On whether he will consider using WR Eddie Royal as the team's primary kickoff returner"
We will see about that, but (WR) Demaryius (Thomas) got hit from two different directions here and I'm not sure that the ball wouldn't have been separated from most returners in the league, but that's part of being back there — you have to be able to hang on to the football at that time. I'm sure he will learn from that, but you are right about that. We try to take a little bit of the pressure off of Eddie. I'm not sure that we are going to have that luxury to do that at this point. If we need him back there on everything, I'm sure he will be up for the task. That's a decision that we will make as we go and when we find out more about Demaryius in practice this week."
On the offensive line's performance against Baltimore
"The game kind of — I don't want to say forced us to get of some semblance of our game plan — but we didn't go in there thinking we wanted to run the ball 13 times. There was some improvement in some of the things we saw in the run game early in the game (and) there were some double teams that were effective. We weren't able to maintain the control of the game — that was the most important thing for us — and then the penalties, and again there were plenty to go around. There were some upfront, some at the receiver position, false starts and the quarterback had a delay of game. Any time you are in second-and-20 or first-and-20, it's going to be hard to sit there and continue to feed the running game and try to get it going for four quarters. So, they faced a wide variety of different looks upfront. Baltimore always challenges your ability to block different things...They blitzed a lot of different people. We weren't perfect, but I think (QB) Kyle (Orton) got the ball off all but once and had a fairly effective game in the passing game. Like I said, we weren't able to stay with the running game long enough to really make it go."
On the differences in the run defense against Tennessee and Baltimore
"I think a huge thing for us is that we were out there on the field a bunch (at Baltimore). This might have been the first game all year that we didn't win the time of possession — we were really close in every other game or we had the advantage. Yesterday we were out there (on defense) a ton and anytime you're able to run the ball 40-some times offensively, you have total control of the game and I think that's a combination of the offense not being out there enough and the defense not getting off the field enough on third down, which allowed Baltimore to maintain a lot of long drives. I think they had five drives over 75 yards and it's tough to overcome that and play good run defense for four quarters if you're out there for 36, 37 minutes. And, we didn't play nearly as well as we did in Tennessee in terms of setting the edge, doing all the little things right. That's what I was kind of talking about — when you start to try to make a play in the running game, usually you give up a play — you get out of a gap, you don't do one of the things you're supposed to. You're counting on 11 guys to play it the same way and as soon as one of them makes a mistake — which happens — that usually hurts the entire foundation of the run defense and they ran it well. Plus, (Baltimore) is a good running game, a good football team, very good up front, really good runners. Like I said, credit goes to (Baltimore), because they're the ones that forced us into that situation and played the game the way they wanted to play it."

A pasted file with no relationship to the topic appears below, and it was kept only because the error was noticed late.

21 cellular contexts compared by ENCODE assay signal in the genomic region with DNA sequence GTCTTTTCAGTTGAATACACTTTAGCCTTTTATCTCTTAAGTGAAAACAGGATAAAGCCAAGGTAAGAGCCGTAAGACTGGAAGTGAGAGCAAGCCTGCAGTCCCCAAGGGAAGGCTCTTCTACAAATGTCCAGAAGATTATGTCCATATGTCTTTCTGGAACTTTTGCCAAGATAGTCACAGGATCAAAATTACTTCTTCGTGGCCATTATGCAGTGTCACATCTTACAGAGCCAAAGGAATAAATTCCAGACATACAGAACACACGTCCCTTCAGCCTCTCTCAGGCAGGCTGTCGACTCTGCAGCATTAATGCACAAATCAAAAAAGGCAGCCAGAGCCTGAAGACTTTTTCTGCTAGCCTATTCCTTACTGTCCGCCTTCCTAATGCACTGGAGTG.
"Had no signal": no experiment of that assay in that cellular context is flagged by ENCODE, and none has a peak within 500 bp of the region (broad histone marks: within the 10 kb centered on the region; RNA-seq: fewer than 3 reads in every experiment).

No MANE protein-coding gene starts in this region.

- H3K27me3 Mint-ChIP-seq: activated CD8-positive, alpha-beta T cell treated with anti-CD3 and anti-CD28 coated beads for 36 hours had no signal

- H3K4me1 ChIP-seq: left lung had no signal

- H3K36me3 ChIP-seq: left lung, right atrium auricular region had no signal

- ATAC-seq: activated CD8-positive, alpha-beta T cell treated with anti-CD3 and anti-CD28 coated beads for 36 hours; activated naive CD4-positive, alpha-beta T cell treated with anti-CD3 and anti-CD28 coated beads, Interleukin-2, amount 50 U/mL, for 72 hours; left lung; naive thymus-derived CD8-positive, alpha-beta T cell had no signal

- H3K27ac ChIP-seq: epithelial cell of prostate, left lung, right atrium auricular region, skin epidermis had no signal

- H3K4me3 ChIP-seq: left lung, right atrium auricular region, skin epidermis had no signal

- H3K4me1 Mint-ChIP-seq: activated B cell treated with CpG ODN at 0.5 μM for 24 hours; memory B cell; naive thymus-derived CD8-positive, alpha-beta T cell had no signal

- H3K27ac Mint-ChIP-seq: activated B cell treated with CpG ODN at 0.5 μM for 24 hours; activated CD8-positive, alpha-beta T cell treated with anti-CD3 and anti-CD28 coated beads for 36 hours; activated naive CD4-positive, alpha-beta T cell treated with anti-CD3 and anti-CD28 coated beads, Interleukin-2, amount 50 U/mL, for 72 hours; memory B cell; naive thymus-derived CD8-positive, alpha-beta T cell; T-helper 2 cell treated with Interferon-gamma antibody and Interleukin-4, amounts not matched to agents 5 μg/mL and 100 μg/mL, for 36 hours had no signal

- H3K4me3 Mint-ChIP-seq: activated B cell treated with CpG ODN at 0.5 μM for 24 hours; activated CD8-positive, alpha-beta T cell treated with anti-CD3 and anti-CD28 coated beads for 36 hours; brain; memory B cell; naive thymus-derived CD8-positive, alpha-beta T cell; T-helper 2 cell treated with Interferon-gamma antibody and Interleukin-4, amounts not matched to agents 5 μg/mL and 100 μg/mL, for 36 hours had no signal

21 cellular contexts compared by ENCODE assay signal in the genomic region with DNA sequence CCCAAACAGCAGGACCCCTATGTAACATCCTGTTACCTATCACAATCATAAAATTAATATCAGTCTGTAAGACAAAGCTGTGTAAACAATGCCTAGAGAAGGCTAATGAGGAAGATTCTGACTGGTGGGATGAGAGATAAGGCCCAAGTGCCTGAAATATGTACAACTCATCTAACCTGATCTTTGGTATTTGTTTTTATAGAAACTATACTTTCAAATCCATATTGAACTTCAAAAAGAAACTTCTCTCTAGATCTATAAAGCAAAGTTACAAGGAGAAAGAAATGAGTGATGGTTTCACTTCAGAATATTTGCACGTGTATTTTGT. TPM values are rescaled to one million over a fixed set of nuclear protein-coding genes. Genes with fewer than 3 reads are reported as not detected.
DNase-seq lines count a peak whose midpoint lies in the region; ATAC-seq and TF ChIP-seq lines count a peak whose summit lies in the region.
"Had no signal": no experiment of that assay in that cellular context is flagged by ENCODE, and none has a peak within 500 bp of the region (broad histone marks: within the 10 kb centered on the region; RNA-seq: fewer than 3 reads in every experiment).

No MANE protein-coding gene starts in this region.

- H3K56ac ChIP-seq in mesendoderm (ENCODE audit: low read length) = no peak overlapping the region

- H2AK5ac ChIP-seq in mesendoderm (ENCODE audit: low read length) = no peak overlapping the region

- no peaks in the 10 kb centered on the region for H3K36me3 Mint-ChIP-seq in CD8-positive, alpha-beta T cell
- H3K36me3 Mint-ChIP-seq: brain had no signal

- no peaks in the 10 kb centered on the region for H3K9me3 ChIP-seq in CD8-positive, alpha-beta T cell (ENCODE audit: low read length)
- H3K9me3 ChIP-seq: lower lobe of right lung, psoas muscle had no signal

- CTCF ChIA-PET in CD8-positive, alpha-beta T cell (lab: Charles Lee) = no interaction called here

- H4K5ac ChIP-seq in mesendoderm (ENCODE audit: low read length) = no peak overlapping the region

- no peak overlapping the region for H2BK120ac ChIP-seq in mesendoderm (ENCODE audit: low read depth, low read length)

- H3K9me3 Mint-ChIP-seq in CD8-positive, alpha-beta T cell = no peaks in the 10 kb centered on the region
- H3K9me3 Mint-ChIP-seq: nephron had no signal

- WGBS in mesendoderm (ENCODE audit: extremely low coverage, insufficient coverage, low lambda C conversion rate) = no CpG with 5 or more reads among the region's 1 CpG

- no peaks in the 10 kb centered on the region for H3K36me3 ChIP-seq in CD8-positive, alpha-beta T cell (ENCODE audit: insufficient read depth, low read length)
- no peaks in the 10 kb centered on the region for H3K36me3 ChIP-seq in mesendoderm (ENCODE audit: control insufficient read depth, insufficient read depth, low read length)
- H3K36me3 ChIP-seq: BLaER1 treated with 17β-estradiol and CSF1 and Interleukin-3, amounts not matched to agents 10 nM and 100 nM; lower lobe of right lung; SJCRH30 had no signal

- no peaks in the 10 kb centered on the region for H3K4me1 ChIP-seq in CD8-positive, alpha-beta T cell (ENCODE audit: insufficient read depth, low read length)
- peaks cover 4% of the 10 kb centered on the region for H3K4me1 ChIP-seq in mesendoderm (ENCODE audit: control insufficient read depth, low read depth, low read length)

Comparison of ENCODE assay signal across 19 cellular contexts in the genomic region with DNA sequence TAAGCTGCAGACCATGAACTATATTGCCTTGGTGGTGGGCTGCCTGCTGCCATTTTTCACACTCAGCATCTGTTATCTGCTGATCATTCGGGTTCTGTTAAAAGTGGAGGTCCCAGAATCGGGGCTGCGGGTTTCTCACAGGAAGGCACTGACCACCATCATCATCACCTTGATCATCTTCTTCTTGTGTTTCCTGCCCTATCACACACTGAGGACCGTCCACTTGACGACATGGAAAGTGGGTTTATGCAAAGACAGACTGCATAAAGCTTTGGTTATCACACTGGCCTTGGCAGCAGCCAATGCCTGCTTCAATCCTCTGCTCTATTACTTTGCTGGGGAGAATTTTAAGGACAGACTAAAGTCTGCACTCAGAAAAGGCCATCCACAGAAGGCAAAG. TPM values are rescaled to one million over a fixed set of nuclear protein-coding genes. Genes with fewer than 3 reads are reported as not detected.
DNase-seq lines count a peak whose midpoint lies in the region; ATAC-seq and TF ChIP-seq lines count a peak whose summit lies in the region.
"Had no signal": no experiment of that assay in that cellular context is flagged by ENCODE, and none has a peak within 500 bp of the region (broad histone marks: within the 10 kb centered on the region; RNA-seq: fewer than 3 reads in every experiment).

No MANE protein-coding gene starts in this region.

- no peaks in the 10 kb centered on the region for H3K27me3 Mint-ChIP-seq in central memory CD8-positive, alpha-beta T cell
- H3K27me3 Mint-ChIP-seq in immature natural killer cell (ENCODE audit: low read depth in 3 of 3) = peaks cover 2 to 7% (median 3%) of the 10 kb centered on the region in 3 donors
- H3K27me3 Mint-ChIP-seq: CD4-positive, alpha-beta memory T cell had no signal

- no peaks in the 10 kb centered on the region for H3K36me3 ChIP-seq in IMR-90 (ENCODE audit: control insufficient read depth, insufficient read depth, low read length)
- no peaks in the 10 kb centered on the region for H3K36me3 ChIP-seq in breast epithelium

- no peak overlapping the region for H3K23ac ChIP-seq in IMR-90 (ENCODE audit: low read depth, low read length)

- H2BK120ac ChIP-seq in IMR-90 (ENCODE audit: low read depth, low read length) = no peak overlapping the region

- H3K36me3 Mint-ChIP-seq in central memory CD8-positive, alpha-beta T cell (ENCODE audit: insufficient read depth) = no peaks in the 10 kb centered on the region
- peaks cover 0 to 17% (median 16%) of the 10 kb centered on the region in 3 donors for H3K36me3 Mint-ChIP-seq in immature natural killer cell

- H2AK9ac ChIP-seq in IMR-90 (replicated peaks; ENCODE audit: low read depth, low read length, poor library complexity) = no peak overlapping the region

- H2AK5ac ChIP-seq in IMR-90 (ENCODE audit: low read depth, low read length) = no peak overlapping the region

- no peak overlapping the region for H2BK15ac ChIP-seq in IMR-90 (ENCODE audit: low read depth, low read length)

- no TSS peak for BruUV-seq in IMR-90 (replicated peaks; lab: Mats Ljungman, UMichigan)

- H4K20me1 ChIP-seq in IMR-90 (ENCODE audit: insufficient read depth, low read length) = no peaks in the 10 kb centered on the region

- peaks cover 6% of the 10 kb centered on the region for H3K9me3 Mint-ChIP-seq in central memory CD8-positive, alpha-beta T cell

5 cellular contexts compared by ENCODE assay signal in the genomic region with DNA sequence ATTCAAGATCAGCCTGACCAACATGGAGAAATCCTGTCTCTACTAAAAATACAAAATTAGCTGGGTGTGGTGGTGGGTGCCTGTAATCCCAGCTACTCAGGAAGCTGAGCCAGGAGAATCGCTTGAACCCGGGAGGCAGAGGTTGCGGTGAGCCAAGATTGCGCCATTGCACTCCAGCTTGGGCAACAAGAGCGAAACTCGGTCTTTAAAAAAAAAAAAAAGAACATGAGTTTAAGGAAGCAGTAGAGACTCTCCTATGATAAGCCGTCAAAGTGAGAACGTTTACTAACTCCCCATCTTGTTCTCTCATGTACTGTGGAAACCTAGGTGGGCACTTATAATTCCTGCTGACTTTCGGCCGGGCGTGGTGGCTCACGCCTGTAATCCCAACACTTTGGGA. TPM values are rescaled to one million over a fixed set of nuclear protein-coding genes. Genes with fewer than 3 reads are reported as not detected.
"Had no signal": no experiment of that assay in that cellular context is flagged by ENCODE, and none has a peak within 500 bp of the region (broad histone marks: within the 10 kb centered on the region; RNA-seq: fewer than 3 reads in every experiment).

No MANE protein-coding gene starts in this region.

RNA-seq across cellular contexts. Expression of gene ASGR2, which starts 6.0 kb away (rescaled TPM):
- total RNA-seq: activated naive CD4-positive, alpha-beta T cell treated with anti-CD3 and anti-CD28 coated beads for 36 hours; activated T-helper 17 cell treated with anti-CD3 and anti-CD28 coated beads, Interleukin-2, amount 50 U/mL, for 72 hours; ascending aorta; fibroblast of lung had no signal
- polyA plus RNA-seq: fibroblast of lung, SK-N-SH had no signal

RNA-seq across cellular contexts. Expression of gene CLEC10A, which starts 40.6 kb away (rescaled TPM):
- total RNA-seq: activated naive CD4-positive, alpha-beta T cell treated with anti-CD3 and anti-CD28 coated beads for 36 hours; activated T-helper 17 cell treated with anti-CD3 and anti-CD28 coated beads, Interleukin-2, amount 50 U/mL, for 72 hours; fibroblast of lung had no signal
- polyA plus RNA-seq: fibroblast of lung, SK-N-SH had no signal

On the team's penalties
"I'm concerned. I think our average — we averaged third-and-10 yesterday over the course of the game. Ten yards to go on third down offensively (and we) had eight penalties on offense. Any time you do that — you're lucky if you convert one third-and-10 in a game and to average third-and-10 for an entire game, you're playing uphill. So, we have to address our ability to play much more penalty-free (offense) so we don't put ourselves in those situations where it's almost impossible to convert on third down."
On Jets CB Darrelle Revis
"The value (of having a player like Revis or CB Champ Bailey is that) you feel comfortable with putting him on somebody and saying, ‘I trust that we're at least going to be competitive in this situation.' The issues in playing against somebody like that are that you certainly have to know where he's at all the time, you have to be careful and you have to decide what the risk-reward is if you're going to throw towards him. If you're going to throw at him, you know that there's some inherent risk involved in that and if you're not going to throw at him, you're basically telling them, ‘We're going to use this half of the field and we're not going to use the other half.' You have to make a smart choice, a smart decision and he is a great player. But, I'll say this about the Jets — after seeing them for a day now, they don't just have one corner. The other guy (CB Antonio Cromartie), we're very familiar with, the rookie, (CB Kyle) Wilson is very talented and they have a really good scheme up front that forces you to have to challenge somebody man-to-man and you don't have all day to hold it either. It will be an interesting preparation for us and I'm sure it'll be an interesting game plan for us to play these guys."